The Cesky fousek


The Cesky fousek or Bohemian wirehaired pointer is the only Czech gundogbreed recognized by the FCI.
It is certain that history of the breed goes back to the early Middle Ages, to be precise to the 14th century.

In the 14th century Vilém Zajíc Valdek, teacher of Emperor Charles IV (1316-1378) wrote in “veci jagermisterske” the following: In 1348, Margrave Ludwig of Brandenburg received some dogs as a gift from Emperor Charles IV for the practice of hunting. These dogs were called Canis Bohemicus.
This document has been preserved and is located in the castle Karlstejn. It is the oldest document found on the history of the Bohemian wirehaired pointing griffon.

Three centuries later, in 1679,  Bohuslav Balbín published his script “Miscellania Historica regni Bohemiae”, in which he speaks of the famous Czech hounds in the chapter entitled ‘Canes in Bohemia venaticus laudatiffimi “. These dogs are known for their speed, tenacity, focus and endurance.  Because of these hunting qualities the popularity of the Czech dog begins to reach beyond the Czech border.  Since no other wirehaired pointing breeds were known in this period, it may be assumed that the Canis Bohemicus stands at the basis of the group of wirehaired Pointing Dogs.

In 1882 Josef Černý Vilém, a forester from Beroun, published his book “Myslivosť – příručná kniha”. This is the first detailed description of the Czech gundogbreed.

The first Czech kennel club dedicated to the Czech gundog breed was founded in 1896 and the breed got its current name Cesky Fousek. Because of the political circumstances of that time, the association can no longer continue.

In 1924, the breeders’ association is relaunched, and a begin is made to rebuild the breed. Very stringent requirements were put to the breeding dogs: only dogs with proven qualities were used for breeding. The dogs used to breed were remaining typical Cesky Fouseks, and in addition there were other pointing breeds, like the German wirehaired and shorthaired pointer. The first modern breed standard for the Cesky Fousek was published in 1931.  And in 1944, the Cesky Fousek was included in the CLP, Czech Pedigree Book.

In 1958, the Czech breed club was renamed and given her current name.  Regional boards were established to manage the breeding. The Pedigree book was closed en with it the injection of foreign blood ended. Josef Kuhn began to gather documentation for the approval of the Cesky Fousek by the FCI.
Thanks to the work of MVDr. Josef Kuhn and the support of Ing. Václav Růžičky, chairman of the FCI from 1964 tot 1965, the Cesky Fousek was recognized by the FCI on May 21, 1963.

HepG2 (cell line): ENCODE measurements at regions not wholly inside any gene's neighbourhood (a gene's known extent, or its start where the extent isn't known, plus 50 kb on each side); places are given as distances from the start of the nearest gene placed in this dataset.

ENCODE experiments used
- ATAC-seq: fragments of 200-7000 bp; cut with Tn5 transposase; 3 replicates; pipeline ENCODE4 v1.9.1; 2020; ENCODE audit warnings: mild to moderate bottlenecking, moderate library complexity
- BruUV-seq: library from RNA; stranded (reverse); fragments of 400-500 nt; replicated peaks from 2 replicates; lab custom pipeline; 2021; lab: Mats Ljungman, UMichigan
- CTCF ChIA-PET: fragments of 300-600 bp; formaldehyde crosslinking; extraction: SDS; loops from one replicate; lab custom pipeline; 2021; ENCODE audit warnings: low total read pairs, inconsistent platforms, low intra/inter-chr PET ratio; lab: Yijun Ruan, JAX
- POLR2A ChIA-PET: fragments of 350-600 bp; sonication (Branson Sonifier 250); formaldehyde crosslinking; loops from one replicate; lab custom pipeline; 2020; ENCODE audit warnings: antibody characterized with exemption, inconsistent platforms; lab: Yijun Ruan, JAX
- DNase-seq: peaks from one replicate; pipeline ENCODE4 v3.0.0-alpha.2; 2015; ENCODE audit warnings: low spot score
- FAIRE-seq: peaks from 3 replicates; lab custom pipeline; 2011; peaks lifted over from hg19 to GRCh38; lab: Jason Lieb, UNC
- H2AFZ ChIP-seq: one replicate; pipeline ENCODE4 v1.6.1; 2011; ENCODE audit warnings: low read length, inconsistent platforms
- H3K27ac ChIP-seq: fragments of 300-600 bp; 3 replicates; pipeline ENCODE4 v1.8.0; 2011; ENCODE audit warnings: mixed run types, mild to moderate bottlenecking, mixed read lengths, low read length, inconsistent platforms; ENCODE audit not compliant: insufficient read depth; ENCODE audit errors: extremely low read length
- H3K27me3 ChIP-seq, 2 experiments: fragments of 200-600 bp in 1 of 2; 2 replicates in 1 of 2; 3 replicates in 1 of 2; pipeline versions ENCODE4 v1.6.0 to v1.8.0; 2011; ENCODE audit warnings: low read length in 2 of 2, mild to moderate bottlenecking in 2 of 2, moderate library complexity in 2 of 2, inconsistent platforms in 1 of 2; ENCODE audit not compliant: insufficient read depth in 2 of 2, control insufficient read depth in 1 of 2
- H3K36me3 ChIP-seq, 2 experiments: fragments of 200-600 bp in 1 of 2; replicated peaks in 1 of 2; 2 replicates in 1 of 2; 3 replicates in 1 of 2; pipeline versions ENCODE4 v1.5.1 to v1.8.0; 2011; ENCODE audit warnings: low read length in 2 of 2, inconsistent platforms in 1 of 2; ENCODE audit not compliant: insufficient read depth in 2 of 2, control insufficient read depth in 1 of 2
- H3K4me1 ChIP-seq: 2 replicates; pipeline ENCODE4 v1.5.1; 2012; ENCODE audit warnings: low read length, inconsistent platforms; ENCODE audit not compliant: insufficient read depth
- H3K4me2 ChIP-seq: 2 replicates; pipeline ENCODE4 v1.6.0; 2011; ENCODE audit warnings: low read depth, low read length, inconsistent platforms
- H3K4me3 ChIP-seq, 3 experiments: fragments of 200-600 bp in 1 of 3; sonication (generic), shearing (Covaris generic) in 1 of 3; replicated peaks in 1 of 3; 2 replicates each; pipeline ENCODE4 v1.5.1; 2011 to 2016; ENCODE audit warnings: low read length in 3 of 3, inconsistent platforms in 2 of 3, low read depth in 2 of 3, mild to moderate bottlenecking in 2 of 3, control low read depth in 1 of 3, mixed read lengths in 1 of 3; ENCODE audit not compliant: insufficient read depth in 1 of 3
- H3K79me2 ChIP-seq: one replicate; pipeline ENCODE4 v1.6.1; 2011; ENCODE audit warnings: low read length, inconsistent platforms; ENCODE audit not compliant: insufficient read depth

It was probably in the 1970s that the first Cesky Fousek lived in the Netherlands, but in 1989 the first litter of Cesky fousek puppies was born in the Netherlands. In 1990 the World Exhibition was in Brno, and with it the development of the breed in the Netherlands accelerated. A number of females was imported and later used for breeding.

Over the years the Cesky Fousek has become more popular, but the number in the Netherlands is still small. Owners of the breed do not see this as a disadvantage, because popularity has never benefited a breed!


Size and weight

Height Males 60-66 cm weighing between 28 and 34 kg.
Height Females 58-62 cm with a weight between 22 and 28 kg.

The coat of the Cesky Fousek is composed of three layers, allowing the dog to work under all possible conditions:

– A soft, dense, approximately 1,5 cm 1.5 cm long undercoat, which protects the skin from moisture and cold

– A top coat, 3 – 4 cm 4 cm long, hard and rough, which is close fitting

– A certain amount of bristly hair, 5 – 7 cm 7 cm long, very straight and coarse, especially in the chest, back, groin and shoulders.
Permitted colours are :
– Dark roan with or without brown patches.
– Brown with ticked markings on fore chest and lower part of the limbs.
– Brown without any markings.

The color roan is the original color of the Cesky Fousek.
It was after the reconstruction of the breed that the variety of the color brown was recognized.

To keep the Cesky Fousek coat in a good condition, it is recommended to pluck the dog once or twice a year.

The Bohemian wirehaired pointer is a smart, focused and faithful dog.
It is a hard worker with a great willingness to cooperate.
Although the dog has got a great passion of hunting, he will always keeps an eye at his master.
The Bohemian wirehaired pointer does not spare himself, but has a very sensible character towards his master.
It’s a dog that is very sensitive to the moods of its master, and usually the dog doesn’t need to be treated harsh.